Environmental Protection Agency (EPA).
Direct final rule.
EPA is approving a State Implementation Plan (SIP) revision submitted by the State of New Hampshire. The revision consists of a new rule, PART Env-A 623, “Prevention of Significant Deterioration (PSD) of Air Quality Permitting,” that adopts into New Hampshire's SIP the federal PSD program provisions. The SIP revision also amends New Hampshire's permit procedural rule, PART Env-A 205, “Permit Notice and Hearing Procedures: Temporary Permits and Permits to Operate,” to make the rule consistent with the new state PSD rule. The approval of this revision will make the New Hampshire PSD program consistent with the federal plan requirements for a SIP-approved PSD program. This action is being taken in accordance with the Clean Air Act.
This direct final rule is effective on December 27, 2002 without further notice, unless EPA receives adverse comment by November 27, 2002. If adverse comment is received, EPA will publish a timely withdrawal of the direct final rule in the Federal Register and inform the public that the rule will not take effect.
Comments may be mailed to Steven A. Rapp, Manager, Air Permits, Toxics and Indoor Programs, Office of Ecosystem Protection (mail code CAP), U.S. Environmental Protection Agency, EPA-New England, 1 Congress Street—Suite 1100, Boston, MA 02114-2023. Copies of the documents relevant to this action are available for public inspection during normal business hours, by appointment at the Office Ecosystem Protection, U.S. Environmental Protection Agency, Region I, One Congress Street, 11th floor, Boston, MA; Air and Radiation Docket and Information Center, U.S. Environmental Protection Agency, Room B-108, 1301 Constitution Avenue, NW., Washington DC; and the Department of Environmental Services, 64 North Main Street, Caller Box 2033, Concord, NH 03302-2033.Start Further Info
FOR FURTHER INFORMATION CONTACT:
Brendan McCahill, (617) 918-1652; email at McCahill.Brendan@epa.gov.End Further Info End Preamble Start Supplemental Information
On August 6, 2001, the State of New Hampshire submitted a formal request to revise its State Implementation Plan (SIP). This notice approves New Hampshire's submitted revisions and solicits comments on this approval. The SIP revision adopts into New Hampshire's SIP the federal PSD program provisions as set forth in 40 CFR 52.21. The SIP revision also amends two sections of New Hampshire's permit procedural rules required to implement the new state PSD program; Part Env-A 205.03, “Applications Subject to PSD Requirements,” and Part-A 205.04, “Applications Subject to Nonattainment Requirements.” Please note that if EPA receives adverse comment on an amendment, paragraph, or section of this rule and if that provision may be severed from the remainder of the rule, EPA may adopt as final those provisions of the rule that are not the subject of an adverse comment.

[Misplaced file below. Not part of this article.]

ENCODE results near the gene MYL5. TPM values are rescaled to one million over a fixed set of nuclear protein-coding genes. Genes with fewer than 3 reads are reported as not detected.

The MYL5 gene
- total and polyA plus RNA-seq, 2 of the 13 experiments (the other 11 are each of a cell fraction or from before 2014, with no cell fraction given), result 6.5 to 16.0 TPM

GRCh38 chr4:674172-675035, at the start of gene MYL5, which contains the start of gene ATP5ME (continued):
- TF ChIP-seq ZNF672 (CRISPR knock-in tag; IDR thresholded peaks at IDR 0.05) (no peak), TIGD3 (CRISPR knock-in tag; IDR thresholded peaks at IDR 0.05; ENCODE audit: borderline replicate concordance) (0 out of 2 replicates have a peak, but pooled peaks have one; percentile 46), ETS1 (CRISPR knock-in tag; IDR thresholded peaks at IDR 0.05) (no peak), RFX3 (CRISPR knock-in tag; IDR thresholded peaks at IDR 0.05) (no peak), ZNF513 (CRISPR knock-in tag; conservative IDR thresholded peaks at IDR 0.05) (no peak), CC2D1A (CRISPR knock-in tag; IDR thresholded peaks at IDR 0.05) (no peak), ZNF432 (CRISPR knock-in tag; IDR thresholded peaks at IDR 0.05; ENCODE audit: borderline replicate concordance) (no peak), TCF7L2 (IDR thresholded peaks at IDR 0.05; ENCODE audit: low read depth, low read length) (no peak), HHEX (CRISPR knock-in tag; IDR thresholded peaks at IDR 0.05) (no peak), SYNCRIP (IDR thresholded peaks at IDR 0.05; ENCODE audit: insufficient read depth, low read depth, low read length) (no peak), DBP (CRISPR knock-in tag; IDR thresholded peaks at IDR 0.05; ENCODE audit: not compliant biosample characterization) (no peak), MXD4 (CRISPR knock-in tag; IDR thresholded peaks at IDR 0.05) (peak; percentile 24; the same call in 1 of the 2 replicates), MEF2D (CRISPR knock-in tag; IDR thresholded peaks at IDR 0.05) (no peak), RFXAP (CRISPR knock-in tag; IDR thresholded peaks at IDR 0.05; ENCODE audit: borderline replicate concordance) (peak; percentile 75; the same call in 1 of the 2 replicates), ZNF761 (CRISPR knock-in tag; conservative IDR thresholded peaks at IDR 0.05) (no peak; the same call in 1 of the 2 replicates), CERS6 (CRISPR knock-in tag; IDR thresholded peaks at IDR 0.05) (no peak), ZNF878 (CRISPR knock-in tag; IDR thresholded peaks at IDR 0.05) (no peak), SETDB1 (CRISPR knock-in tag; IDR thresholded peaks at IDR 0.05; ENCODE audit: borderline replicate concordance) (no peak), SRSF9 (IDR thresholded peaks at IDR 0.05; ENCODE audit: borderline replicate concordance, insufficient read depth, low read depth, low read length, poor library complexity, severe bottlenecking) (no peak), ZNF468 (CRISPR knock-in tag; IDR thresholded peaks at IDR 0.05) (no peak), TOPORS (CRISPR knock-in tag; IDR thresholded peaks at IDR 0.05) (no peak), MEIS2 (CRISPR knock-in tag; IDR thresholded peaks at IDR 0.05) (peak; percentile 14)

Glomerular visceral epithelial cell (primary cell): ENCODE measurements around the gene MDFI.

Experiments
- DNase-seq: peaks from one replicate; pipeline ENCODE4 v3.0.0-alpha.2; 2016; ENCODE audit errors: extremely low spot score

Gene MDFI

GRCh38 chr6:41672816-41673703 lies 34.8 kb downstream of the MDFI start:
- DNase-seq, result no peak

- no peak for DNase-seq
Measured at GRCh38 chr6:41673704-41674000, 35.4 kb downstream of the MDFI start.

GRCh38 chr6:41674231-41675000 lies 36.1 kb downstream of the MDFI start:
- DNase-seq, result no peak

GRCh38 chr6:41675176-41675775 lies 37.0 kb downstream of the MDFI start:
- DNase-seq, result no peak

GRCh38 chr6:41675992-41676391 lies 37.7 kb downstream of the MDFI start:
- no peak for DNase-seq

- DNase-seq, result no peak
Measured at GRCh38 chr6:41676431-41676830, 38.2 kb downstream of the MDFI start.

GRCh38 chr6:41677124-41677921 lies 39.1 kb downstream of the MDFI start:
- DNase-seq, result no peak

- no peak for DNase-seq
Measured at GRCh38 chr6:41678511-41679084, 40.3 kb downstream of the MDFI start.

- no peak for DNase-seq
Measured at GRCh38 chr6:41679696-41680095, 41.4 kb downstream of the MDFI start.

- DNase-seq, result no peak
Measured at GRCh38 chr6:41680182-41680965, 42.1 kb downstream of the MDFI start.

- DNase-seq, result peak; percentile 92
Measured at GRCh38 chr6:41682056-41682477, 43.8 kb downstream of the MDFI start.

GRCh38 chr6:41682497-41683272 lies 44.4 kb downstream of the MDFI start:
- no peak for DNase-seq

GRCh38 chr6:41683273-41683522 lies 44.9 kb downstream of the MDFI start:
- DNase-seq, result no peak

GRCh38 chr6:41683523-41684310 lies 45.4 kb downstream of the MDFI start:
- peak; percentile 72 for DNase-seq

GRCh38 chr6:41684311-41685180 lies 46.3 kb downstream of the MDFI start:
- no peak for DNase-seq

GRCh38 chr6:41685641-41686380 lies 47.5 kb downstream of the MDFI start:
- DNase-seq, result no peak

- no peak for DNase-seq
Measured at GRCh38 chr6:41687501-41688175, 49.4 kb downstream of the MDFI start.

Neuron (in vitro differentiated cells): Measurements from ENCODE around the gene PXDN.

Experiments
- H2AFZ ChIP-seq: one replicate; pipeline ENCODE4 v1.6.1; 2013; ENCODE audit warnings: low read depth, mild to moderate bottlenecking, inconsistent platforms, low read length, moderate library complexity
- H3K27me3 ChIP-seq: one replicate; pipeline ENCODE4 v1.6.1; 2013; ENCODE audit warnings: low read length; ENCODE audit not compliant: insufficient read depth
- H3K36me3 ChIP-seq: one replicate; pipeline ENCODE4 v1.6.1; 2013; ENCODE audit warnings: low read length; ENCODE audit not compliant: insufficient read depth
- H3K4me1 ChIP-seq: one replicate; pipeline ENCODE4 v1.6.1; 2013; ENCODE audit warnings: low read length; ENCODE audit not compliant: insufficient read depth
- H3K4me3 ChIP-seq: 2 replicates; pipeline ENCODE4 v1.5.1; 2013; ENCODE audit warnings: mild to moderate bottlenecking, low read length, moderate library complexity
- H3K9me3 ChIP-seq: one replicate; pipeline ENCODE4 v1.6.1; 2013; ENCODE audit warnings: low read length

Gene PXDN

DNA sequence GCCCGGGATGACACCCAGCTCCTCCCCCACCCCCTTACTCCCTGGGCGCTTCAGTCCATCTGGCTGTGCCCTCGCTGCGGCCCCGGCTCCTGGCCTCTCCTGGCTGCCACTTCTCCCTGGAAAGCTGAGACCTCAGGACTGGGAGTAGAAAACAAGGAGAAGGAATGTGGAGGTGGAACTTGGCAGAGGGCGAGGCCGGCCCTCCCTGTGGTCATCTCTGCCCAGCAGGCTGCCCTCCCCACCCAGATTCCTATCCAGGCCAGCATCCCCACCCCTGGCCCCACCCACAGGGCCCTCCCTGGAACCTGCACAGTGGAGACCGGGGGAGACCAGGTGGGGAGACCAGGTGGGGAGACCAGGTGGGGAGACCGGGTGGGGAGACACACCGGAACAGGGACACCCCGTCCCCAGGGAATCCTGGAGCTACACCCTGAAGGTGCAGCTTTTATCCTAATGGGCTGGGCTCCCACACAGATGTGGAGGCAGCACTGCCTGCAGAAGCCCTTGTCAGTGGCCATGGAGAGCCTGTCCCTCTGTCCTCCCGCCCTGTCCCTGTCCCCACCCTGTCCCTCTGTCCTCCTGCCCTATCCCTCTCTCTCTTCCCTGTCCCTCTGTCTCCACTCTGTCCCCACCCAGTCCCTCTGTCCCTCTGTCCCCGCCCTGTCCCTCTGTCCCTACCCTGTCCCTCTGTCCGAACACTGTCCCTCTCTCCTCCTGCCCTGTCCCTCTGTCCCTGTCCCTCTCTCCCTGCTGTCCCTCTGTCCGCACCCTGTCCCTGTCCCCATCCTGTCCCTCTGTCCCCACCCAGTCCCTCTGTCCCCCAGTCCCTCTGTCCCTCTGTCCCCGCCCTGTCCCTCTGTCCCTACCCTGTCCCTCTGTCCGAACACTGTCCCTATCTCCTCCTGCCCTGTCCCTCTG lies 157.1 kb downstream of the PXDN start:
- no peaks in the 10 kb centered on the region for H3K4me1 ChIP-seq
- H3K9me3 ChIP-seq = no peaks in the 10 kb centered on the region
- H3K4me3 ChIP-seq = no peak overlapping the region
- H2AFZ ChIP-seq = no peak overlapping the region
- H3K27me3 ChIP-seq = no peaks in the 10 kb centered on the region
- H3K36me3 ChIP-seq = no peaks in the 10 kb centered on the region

I. Summary of SIP Revision
The following table summarizes the contents of this document.
Table of Contents
I.A: What is the PSD Program?
I.B: What is the history of the PSD program in New Hampshire?
II. Final Action
III. Administrative Requirements
I.A: What Is the PSD Program?
The Clean Air Act (CAA) requires new major sources and major modifications to major sources to obtain an air pollution permit before commencing construction. The PSD program is the set of regulations specifying the minimum permit requirements for new major sources or major modifications in areas that are in attainment of the national ambient air quality standards (NAAQS). The PSD program includes two major elements: (1) provisions for an air quality analysis that ensure new major sources or modifications do not violate NAAQS or applicable air quality increments and; (2) provisions for Best Available Control Technology (BACT) that require sources to install air pollutant controls and/or implement pollution reduction operations.
I.B: What Is the History of the PSD Program in New Hampshire?
In a March 18, 1982 letter to the Director of the New Hampshire Air Resources Agency, EPA delegated to New Hampshire the administrative provisions of the Federal PSD program under 40 CFR 52.21. Under the terms of the delegation, New Hampshire was responsible for: (1) receiving and processing PSD applications and (2) developing the preliminary determination and draft permit that documents New Hampshire's technical findings regarding the air impact analysis and BACT requirements. New Hampshire would then forward the preliminary determination and draft permit to EPA for final issuance. EPA retained authority to issue and enforce the final PSD permit.